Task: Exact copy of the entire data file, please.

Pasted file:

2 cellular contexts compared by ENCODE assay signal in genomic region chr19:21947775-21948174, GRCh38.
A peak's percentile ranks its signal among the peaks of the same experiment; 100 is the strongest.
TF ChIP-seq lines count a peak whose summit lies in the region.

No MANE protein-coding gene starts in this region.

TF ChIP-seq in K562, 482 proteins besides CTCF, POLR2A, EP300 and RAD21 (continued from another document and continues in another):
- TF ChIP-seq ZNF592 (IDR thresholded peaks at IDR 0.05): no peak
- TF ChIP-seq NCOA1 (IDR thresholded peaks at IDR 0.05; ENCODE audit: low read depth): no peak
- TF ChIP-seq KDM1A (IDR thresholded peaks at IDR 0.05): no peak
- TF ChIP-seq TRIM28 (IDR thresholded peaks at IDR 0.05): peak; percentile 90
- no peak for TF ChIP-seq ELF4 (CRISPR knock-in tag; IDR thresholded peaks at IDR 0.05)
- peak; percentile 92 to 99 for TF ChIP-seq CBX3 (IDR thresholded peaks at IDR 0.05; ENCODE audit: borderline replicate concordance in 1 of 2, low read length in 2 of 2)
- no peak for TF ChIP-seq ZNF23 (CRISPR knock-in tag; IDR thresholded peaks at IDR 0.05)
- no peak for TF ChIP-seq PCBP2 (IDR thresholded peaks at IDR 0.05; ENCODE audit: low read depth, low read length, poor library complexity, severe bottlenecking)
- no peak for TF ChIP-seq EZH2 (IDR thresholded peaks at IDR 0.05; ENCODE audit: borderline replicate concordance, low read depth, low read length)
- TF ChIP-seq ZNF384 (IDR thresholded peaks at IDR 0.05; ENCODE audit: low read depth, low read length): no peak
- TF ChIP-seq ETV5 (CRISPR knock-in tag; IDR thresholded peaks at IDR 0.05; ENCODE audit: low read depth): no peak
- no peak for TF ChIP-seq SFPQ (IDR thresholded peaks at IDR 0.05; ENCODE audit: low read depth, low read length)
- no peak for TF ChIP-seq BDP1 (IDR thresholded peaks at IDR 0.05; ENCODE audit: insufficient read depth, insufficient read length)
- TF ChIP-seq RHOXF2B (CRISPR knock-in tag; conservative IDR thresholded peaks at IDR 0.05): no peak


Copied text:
2 cellular contexts compared by ENCODE assay signal in genomic region chr19:21947775-21948174, GRCh38.
A peak's percentile ranks its signal among the peaks of the same experiment; 100 is the strongest.
TF ChIP-seq lines count a peak whose summit lies in the region.

No MANE protein-coding gene starts in this region.

TF ChIP-seq in K562, 482 proteins besides CTCF, POLR2A, EP300 and RAD21 (continued from another document and continues in another):
- TF ChIP-seq ZNF592 (IDR thresholded peaks at IDR 0.05): no peak
- TF ChIP-seq NCOA1 (IDR thresholded peaks at IDR 0.05; ENCODE audit: low read depth): no peak
- TF ChIP-seq KDM1A (IDR thresholded peaks at IDR 0.05): no peak
- TF ChIP-seq TRIM28 (IDR thresholded peaks at IDR 0.05): peak; percentile 90
- no peak for TF ChIP-seq ELF4 (CRISPR knock-in tag; IDR thresholded peaks at IDR 0.05)
- peak; percentile 92 to 99 for TF ChIP-seq CBX3 (IDR thresholded peaks at IDR 0.05; ENCODE audit: borderline replicate concordance in 1 of 2, low read length in 2 of 2)
- no peak for TF ChIP-seq ZNF23 (CRISPR knock-in tag; IDR thresholded peaks at IDR 0.05)
- no peak for TF ChIP-seq PCBP2 (IDR thresholded peaks at IDR 0.05; ENCODE audit: low read depth, low read length, poor library complexity, severe bottlenecking)
- no peak for TF ChIP-seq EZH2 (IDR thresholded peaks at IDR 0.05; ENCODE audit: borderline replicate concordance, low read depth, low read length)
- TF ChIP-seq ZNF384 (IDR thresholded peaks at IDR 0.05; ENCODE audit: low read depth, low read length): no peak
- TF ChIP-seq ETV5 (CRISPR knock-in tag; IDR thresholded peaks at IDR 0.05; ENCODE audit: low read depth): no peak
- no peak for TF ChIP-seq SFPQ (IDR thresholded peaks at IDR 0.05; ENCODE audit: low read depth, low read length)
- no peak for TF ChIP-seq BDP1 (IDR thresholded peaks at IDR 0.05; ENCODE audit: insufficient read depth, insufficient read length)
- TF ChIP-seq RHOXF2B (CRISPR knock-in tag; conservative IDR thresholded peaks at IDR 0.05): no peak